Clear as mud… Even after TSSAA meeting, area coaches still in limbo regarding season
BY IVAN SANDERS
STAR SPORTS EDITOR
The TSSAA Board of Directors met Wednesday to discuss possibilities for the upcoming football high school season in Tennessee and it was evident that even though they walked away with four options the future of football is as cloudy as a bowl of muddy water with the current surge in COVID-19 numbers.
In a nutshell, here were the four options given to be mulled over should Governor Bill Lee’s State of Emergency be lifted August 29, 2020. The board is scheduled to meet on July 8th to make a final decision.
1. Seven game season w/full 5 weeks of playoffs
2. Eight game season w/4 week playoffs (drop 1st round of playoffs)
3. Nine game season w/3 week playoffs (region champs only)
4. Cancel playoffs and championships and play regular-season games.
In options one and two, the TSSAA state office would replace the scheduled games to be played which could hinder many schools at the gate.
Two local coaches were reached out to for their take on what came out of the meeting.
“We need to play as many regular-season games as possible,” said Cyclone head coach Shawn Witten. “If we cannot play our Science Hill game, there won’t be any revenue for anybody to do anything.
“If you don’t get to play the full season, they (TSSAA) will decide who you will play. If they shorten the regular season where the schools get to make the gate money and keep 50 percent of their playoff games, it helps them (TSSAA) put more money in their pocket as they get 50 percent of the playoff gates during that time.”
Football is considered the ‘Cash Cow’ for schools when it comes to budgets for other sports and activities like the school band. If the schedule is replaced by the TSSAA without consultation from the schools’ athletic directors, games that tend to put a great deal of money into the school coffers could be replaced with lesser opponents that would knock that down considerably.
Even though the Science Hill game is a big-money game for Elizabethton, another game that always does well is the Daniel Boone game. If the TSSAA decided to move the Boone game away from Elizabethton to another school, for example, a Greeneville that hurts the Cyclones bottom line.
And all this doesn’t even take into account how many paying fans will be allowed through the gates due to social distancing guidelines which slash even further into the gate proceeds.
“There are more questions than answers right now,” said Hampton head coach Michael Lunsford. “Football is such an important part of the financial aspects of local schools.
“It carries the financial burden of other the other sports. Everyone just needs to do their part to help keep the numbers down. We hope to play in September.”
Some have called for football to be moved to the spring and allow the sports considered to be ‘non-contact’ in nature to go ahead and play in the fall such as baseball, softball, volleyball, and track.
“The toughest part for switching to the spring would be how would it work out and be rescheduled in 2021,” Witten said when asked about such a plan. “Another thing is how does that match up with college especially with the kids playing football in making a decision where they are going to play.
“It’s tough to make short-term decisions.”
Another part that could very well throw a monkey wrench into the whole plan is that it’s not written in stone that Lee will keep that date firm and may once again extend the State Emergency another 30 to 60 days based on data closer to that time frame.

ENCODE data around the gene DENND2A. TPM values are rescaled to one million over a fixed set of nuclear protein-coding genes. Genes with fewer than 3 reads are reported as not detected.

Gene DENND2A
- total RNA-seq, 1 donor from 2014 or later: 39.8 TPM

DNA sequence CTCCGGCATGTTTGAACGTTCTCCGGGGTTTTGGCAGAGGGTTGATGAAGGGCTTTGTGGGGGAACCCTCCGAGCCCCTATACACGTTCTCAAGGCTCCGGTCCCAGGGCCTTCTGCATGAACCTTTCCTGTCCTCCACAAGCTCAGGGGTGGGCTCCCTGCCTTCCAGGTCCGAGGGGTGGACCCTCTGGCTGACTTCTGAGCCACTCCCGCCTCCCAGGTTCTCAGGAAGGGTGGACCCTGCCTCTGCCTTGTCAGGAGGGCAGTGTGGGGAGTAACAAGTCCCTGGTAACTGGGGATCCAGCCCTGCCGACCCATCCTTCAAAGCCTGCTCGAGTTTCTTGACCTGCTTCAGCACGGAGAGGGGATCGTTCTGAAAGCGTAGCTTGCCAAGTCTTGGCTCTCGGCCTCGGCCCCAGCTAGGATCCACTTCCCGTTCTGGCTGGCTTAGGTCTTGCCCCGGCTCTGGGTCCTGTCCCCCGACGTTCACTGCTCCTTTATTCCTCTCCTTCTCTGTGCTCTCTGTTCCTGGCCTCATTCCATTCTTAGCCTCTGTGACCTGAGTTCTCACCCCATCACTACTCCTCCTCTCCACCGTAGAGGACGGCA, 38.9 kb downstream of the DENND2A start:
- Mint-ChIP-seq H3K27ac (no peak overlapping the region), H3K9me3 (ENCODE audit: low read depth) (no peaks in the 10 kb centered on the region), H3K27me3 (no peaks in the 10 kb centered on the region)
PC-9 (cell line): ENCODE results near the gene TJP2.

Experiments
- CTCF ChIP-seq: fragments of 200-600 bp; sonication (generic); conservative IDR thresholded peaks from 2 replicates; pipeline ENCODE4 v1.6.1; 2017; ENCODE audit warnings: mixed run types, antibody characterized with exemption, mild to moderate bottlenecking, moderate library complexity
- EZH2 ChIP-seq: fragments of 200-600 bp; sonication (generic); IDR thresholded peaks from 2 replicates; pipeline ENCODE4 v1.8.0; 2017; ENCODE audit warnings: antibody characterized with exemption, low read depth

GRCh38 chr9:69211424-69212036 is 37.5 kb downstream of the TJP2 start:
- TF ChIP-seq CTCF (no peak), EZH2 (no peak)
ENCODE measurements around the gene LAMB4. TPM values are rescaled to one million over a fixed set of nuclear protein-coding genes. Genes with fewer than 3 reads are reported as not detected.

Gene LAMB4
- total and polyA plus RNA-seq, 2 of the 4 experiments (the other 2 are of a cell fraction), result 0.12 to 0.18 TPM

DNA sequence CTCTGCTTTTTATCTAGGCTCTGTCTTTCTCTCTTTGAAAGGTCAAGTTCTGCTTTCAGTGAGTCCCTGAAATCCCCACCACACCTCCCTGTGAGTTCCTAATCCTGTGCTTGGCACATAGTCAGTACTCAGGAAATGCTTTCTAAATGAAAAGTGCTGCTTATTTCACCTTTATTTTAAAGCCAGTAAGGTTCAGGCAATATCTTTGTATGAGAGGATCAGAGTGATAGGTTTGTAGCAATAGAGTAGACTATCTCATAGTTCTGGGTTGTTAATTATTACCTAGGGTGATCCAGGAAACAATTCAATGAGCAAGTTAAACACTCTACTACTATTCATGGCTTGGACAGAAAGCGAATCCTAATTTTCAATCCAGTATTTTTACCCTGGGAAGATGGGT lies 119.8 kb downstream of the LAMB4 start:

That would create a log jam with other sports seasons if the decision is made to get the football season completed.
“The hardest thing is how do you calculate the schedule,” Witten stated. “When sports start to overlap, it makes kids chose which sport to play.
“If a team has a deep playoff run and causes football to run too far, how does a kid or his parents choose? That’s especially true for a freshman who has four years to play – where do they get that information from.”
Both coaches were asked if a quick jump into contact without say a 30-day window to prepare would be problematic once contact was allowed.
“I think that we would be okay,” said Lunsford. “Your contact practices normally don’t start until August 1st and then you get into games soon after that.
“If we are able to have a scrimmage, it would go a long way to get prepared. I really don’t want to roll out in Week 1 without having some contact.”
Witten added, “If you teach your players the right way to play when the time comes to put on the pads you already know what to do. It’s a coin toss on how much contact you can have.
“I even think you could eliminate most of preseason and 7-on-7 because what if one of the players, for example, Parker Hughes gets hurt in a scrimmage and is out for his entire senior season. How does that help the team?”
Both coaches were in agreement that they felt the TSSAA should have been taking a deeper look into the scenarios in preparation for the new season with the current state of the unknown with the pandemic.
“I believe that the TSSAA has not been out front and has allowed the governor to set the guidelines,” Witten stated. “There has been no outline or timetable presented and now they are in a bind scratching their heads to make the best decision possible.”
Lunsford said, “I think they have their hands tied by the state and I don’t think anybody could have been fully prepared. I am sure they have had many private conversations about this. Everybody is now in a wait and see.”
All eyes, particularly high school football coaches, athletic directors, school administrators, players, and communities now have their calendars marked for July 8th to see what comes of the football debacle.
Even then, the real answer will more than likely not even be known.